TUESDAY, February 21, 2012 (Health.com) — Most middle-aged people who get face-lifts and other cosmetic surgery do so because they want to look younger. But since youth is partly in the eye of the beholder, it's difficult to measure whether a procedure successfully turns back the clock, and by how much.
In a new study, a team of plastic surgeons set out to pin down exactly how many years a person can expect to shed under the scalpel. The surgeons asked medical students to estimate the ages of patients in before-and-after pictures, and the results suggest that facial surgery reduces a person's outward age by about six to eight years, depending on the extent of the procedure.
The study, which was published online Monday in the journal Archives of Facial Plastic Surgery, was designed to fill a gap in the information available to prospective patients, says lead author Nitin Chauhan, MD, a plastic surgeon at the University of Toronto.
"It's nice to have an objective measure," says Dr. Chauhan, noting that few studies have tried to quantify the results of cosmetic surgery. "Some of our patients like to have concrete numbers to look at, and the more information you can provide, the more it facilitates decision-making."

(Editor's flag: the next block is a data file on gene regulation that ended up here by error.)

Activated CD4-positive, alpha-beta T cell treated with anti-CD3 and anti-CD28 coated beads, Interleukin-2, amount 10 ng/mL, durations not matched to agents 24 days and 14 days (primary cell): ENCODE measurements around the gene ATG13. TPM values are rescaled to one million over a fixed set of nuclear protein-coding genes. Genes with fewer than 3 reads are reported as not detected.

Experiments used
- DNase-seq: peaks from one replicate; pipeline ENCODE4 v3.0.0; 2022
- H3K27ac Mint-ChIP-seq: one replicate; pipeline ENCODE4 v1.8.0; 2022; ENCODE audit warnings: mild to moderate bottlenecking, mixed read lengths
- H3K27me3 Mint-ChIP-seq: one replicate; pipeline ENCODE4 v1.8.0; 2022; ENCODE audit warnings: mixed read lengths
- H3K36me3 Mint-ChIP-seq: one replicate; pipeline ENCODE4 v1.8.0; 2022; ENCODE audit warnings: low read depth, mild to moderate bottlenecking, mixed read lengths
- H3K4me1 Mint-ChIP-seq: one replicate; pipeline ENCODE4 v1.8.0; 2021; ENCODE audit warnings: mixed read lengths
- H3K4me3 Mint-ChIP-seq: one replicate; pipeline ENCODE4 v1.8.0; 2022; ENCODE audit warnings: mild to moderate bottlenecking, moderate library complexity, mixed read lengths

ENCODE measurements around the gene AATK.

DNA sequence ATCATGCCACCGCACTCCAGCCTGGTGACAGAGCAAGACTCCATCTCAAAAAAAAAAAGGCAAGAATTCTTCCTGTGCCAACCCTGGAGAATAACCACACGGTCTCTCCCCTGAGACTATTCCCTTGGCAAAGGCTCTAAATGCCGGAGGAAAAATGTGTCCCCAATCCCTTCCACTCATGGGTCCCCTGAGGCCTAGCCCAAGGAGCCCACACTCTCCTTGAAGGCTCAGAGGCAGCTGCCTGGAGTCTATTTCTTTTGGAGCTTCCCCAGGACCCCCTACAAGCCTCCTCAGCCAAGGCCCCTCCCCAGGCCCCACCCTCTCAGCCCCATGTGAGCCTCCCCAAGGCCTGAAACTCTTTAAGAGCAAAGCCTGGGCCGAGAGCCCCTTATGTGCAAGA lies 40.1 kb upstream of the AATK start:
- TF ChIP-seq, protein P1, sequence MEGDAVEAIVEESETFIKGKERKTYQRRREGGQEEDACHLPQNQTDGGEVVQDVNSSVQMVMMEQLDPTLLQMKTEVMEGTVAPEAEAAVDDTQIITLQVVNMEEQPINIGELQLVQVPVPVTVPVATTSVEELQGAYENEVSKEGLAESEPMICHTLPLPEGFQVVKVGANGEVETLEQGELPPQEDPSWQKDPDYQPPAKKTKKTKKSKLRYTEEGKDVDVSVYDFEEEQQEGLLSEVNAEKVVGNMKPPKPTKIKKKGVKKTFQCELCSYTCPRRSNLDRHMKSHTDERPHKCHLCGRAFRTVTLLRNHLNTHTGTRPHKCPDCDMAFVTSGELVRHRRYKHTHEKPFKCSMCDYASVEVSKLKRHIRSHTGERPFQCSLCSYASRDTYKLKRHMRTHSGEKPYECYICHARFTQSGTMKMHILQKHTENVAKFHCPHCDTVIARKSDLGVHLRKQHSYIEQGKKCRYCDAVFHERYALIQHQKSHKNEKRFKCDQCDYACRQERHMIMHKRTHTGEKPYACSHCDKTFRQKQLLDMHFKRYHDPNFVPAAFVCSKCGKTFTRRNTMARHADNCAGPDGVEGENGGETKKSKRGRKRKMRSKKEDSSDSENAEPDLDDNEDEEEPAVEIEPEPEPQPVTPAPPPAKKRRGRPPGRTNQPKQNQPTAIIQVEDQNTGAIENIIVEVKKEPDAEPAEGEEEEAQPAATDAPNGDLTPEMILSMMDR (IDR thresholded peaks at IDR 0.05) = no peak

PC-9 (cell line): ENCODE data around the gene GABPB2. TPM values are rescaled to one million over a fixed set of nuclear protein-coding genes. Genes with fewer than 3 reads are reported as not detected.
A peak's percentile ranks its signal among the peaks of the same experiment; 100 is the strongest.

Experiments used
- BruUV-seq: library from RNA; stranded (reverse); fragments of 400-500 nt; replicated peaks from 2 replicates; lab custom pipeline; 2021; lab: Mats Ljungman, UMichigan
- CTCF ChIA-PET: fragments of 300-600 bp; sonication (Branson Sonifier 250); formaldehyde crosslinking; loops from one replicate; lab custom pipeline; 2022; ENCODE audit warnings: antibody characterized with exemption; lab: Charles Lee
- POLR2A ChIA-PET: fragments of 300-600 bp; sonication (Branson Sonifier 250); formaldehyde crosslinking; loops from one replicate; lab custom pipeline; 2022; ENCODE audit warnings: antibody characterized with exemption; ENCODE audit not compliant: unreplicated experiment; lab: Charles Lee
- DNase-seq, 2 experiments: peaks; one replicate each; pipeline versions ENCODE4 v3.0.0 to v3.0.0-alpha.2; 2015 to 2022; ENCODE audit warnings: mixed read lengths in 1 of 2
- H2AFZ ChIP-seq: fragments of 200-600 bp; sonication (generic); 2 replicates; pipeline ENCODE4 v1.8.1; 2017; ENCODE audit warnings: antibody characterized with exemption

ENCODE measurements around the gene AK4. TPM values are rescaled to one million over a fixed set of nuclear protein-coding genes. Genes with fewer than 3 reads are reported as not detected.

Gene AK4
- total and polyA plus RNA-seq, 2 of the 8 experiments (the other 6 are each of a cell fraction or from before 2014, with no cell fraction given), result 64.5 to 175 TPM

The concrete numbers aren't intended to be a sales pitch, however. On the contrary, Dr. Chauhan says, they'll help temper patients' hopes for what a plastic surgeon can achieve.
"Nothing we do is magical," he says. "We do certainly get 60-year-old patients who want to look 40, and this will help us when we discuss expectations."
The study included 54 women and six men ages 45 to 72 who underwent cosmetic surgery on their face. Dr. Chauhan and his colleagues assembled before-and-after photos of each patient, mixed them up at random, and then had 40 first-year medical students guess the age of the person in each photo.
On average, the students said the patients looked 7.2 years younger in their after photo than in their before photo. Moreover, the average age the students assigned to the after photos was roughly nine years lower than the patient's actual age when the photo was taken.
The more work a person had done, the younger they tended to look afterward. People who had a face-lift and neck lift looked an average of 5.7 years younger post-surgery. Adding in eyelid work shaved off nearly two additional years, and adding a forehead lift on top of that took off about another year. People who had all four procedures were said to look 8.4 years younger in their after picture.
The results come with a big caveat: All of the procedures were performed by the same surgeon, Peter Adamson, MD, who is also at the University of Toronto and was a coauthor of the study. "In different surgeons' hands, results may vary," Dr. Chauhan says.
Still, the numbers will likely be a helpful reference point for patients who are considering various procedures, Dr. Chauhan says. He adds, however, that age is only one of several factors that matter to patients.
"Patients want to look rejuvenated, more refreshed, less tired," he says. "The biggest message we get is that they don't want to look operated on or unnatural."